• Compare different biblical characters' experiences with God, e.g., Adam and Eve, Cain and Abel, Isaac and Jacob, Abraham and Sarah, Joseph and Jacob.
  • Engage in conversation about differing views of God.

6.12 Recognizes that names of God require special treatment.

Suggested Examples: Tetragrammaton, El, Elohim, Yud-Yud, Eheyeh-Asher-Eheyeh, Shaddai, Tzevaot

Sample Learning Activities:

  • Use appropriate names for Tetragrammaton.
  • Participate in designing and decorating a class genizah.
  • Use the genizah appropriately and respectfully.

GO TO
STANDARD
GRADE LEVEL 6–8
STANDARD 6 BENCHMARKS
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6.13 Explores why the text might have chosen to use particular metaphors for God and/or for God's presence in particular contexts.

Suggested Examples: Genesis 18:25 and Psalms 7:12, "judge"; Exodus 3:2, "burning bush"; Exodus 13:12, cloud/fire; Exodus 15:13, "warrior"; Exodus 19:4, "eagles' wings"; Joshua 3:11, "Master"; Isaiah 45:7, "Creator"; I Samuel 1:11, "hosts"

Sample Learning Activities:

  • List the attributes of a metaphor and interpret how the text uses the metaphor to understand God.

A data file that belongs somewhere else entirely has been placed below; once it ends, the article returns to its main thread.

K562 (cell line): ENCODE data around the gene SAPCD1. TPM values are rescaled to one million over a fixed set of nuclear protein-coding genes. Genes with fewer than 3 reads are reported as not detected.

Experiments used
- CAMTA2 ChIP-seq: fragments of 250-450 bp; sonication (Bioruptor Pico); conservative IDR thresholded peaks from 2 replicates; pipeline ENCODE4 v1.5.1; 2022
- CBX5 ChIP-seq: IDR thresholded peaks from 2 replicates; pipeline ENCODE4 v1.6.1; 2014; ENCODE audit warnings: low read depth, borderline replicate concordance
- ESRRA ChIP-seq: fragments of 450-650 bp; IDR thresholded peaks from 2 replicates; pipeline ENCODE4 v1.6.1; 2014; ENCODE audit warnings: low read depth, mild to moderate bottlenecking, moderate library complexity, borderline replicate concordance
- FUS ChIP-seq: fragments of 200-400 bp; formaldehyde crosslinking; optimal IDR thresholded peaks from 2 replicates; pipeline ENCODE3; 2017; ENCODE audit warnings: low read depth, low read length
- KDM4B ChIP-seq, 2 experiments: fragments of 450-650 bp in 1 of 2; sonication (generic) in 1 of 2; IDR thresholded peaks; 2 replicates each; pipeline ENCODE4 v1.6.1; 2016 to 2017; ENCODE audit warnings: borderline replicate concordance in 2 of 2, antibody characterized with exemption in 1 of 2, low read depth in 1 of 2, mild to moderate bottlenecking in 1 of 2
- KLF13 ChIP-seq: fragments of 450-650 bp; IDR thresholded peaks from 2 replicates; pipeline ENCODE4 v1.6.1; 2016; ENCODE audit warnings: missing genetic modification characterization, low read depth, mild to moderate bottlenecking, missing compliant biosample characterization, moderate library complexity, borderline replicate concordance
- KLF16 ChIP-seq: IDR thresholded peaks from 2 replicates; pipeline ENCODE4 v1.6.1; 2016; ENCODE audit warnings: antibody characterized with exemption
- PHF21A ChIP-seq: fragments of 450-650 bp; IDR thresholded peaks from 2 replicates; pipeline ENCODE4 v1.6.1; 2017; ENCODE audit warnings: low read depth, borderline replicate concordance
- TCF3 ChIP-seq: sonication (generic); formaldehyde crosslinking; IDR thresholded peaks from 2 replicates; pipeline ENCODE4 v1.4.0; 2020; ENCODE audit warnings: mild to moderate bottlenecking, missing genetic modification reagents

• Select two or more texts with one or more metaphors of God and suggest why the metaphors differ.

6.14 Connects the obligations of bar/bat mitzvah with limmud Torah.

Sample Learning Activities:

  • Recognize that the study of Torah deals with theological and spiritual issues.
  • Understand the parashiyot of Sh'ma in relationship to the mitzvah of limmud Torah.
  • Keep a journal responding to the impact of limmud Torah on the student's Jewish practice.

6.15 Grapples with the question of what it means that God "speaks."

Sample Learning Activities:

  • Write a short exploratory essay considering why the text says that God "speaks."
  • Share personal ideas of "God speaks."

6.16 Analyzes how various human/divine dialogues influence the divine/human relationship.

Suggested Examples: Genesis 2, Adam and Eve; Genesis 4, Cain; Genesis 6-9, Noah; Genesis 12, Abraham; Genesis 18, Sarah; Genesis 28, Jacob; Exodus 3ff, Moses; Numbers 12, Miriam and Aaron

Sample Learning Activity: